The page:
Holding as we do that Glisson had standing to move to suppress the fruits of the search we then come to the question of whether the search was illegal.
It should be noted that there were two distinct searches. The first took place when Agent Turner and Investigator Wright went to the truck park, looked at the outside of the truck and opened the left front door finding an identification number on the inside thereof. The second search was Turner's and Wright's more exhaustive examination which was made after the truck had been moved to the office of the Alabama Highway Patrol. During that search the officers found that the identification number on the timing gear had been removed. They also discovered some metal dies in the tool compartment and finally located a confidential number under several layers of paint on the side of the right frame rail.
It is clear that the search at the Alabama Highway Patrol Office was unreasonable and illegal.
Whether the visual examinations by the officers at the truck park can be considered a search depends in large part on the circumstances surrounding the observations.
In a recent Supreme Court case, Harris v. United States, 390 U.S. 234, 88 S.Ct. 992, 19 L.Ed.2d 1067 (1968), the door of a car, which had been impounded as evidence of a robbery, was opened and the officer saw in plain view the automobile registration card belonging to the victim of the robbery. The defendant objected to the introduction of this card in evidence. The Supreme Court held that the registration card was not discovered by means of an illegal search and declared in part: "objects falling in the plain view of an officer who has a right to be in the position to have the view are subject to seizure and may be introduced in evidence."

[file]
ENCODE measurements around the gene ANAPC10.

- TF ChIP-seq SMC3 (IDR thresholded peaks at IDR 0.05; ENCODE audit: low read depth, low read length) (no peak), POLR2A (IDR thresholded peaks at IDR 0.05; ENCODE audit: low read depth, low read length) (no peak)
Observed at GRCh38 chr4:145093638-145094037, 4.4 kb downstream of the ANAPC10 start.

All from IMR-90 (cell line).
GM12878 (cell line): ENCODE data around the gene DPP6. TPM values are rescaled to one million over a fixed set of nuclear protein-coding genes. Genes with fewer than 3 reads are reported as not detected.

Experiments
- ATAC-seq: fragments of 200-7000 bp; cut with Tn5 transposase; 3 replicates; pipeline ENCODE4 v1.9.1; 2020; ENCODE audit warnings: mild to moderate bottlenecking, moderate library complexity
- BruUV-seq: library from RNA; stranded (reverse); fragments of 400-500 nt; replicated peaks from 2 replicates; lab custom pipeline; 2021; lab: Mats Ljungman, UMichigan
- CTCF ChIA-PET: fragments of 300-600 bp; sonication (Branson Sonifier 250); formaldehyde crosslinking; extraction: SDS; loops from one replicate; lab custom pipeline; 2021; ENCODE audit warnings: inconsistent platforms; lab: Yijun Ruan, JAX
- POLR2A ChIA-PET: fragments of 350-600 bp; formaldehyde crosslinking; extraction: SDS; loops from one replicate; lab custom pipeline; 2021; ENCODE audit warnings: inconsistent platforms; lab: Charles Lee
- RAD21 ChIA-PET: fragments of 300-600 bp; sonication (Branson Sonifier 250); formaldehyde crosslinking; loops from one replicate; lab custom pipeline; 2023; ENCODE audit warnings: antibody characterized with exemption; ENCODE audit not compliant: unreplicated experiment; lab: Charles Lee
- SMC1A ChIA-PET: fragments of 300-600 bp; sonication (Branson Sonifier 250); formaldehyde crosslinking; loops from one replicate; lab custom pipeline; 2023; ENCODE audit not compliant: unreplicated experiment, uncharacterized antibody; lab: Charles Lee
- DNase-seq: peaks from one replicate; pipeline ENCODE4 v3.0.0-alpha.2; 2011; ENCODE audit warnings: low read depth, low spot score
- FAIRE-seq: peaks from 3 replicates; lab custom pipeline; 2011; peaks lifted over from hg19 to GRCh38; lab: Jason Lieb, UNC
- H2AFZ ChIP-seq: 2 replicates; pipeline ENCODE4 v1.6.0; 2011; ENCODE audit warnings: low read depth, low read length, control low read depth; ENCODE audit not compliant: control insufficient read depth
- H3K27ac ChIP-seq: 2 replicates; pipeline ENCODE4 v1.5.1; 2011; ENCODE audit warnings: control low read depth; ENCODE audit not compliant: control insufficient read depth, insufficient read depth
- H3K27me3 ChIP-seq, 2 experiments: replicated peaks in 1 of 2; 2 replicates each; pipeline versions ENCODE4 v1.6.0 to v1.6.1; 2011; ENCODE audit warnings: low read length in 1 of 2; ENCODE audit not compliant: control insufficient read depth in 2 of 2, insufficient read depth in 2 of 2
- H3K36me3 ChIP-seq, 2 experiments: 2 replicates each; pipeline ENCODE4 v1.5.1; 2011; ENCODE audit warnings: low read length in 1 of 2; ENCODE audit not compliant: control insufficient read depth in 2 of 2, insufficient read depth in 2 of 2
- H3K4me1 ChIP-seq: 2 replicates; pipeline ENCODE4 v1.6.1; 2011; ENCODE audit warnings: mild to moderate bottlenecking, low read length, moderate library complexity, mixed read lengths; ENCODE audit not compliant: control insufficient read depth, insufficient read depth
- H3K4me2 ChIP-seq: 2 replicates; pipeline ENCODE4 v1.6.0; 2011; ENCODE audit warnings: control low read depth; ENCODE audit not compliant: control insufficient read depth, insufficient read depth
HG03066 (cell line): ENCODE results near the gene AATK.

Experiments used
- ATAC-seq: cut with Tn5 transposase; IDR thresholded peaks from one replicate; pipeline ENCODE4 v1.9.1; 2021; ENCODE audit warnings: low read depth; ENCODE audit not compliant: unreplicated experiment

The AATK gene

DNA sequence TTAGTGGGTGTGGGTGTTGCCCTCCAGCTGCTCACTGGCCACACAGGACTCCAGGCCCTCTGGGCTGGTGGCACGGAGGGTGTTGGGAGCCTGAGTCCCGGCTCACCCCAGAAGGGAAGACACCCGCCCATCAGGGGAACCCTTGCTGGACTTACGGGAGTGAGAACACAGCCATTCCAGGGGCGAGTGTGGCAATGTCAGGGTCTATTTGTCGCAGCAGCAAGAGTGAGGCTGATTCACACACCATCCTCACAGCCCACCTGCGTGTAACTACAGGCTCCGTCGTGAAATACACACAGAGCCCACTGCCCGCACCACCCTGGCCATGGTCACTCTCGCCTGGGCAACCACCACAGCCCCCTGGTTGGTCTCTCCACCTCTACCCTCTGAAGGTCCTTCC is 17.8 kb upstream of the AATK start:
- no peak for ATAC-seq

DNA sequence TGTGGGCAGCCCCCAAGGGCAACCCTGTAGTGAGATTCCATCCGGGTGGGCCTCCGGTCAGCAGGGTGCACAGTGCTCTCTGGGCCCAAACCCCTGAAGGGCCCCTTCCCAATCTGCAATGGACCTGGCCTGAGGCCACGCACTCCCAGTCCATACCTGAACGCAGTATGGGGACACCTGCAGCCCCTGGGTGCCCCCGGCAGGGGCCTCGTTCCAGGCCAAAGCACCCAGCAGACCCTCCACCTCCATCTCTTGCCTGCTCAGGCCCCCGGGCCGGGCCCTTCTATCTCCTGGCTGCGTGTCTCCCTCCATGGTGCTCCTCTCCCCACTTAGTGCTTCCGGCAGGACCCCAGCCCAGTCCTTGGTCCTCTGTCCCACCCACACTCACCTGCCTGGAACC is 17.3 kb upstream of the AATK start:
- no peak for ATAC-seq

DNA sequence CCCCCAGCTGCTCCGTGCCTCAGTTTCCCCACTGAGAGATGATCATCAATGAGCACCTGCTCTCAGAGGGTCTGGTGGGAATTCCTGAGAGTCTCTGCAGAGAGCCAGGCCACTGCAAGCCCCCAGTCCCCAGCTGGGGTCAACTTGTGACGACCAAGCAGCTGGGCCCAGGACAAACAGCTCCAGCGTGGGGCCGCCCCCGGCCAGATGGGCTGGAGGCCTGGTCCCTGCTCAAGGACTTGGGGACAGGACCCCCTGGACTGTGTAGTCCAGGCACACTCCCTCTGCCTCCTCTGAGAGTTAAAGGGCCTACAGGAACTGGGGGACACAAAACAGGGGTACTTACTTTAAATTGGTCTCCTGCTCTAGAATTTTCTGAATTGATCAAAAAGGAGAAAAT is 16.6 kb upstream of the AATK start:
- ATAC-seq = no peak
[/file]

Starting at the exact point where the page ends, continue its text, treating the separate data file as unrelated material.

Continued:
In Cotton v. United States, supra, an officer opened the door of an impounded car, belonging to a man who had just been placed under arrest, for the purpose of checking the identification number on the door post. The Court held that such action for the purpose of making a record was not a search, "but if it was, the circumstances under which it was done makes that search an entirely reasonable one."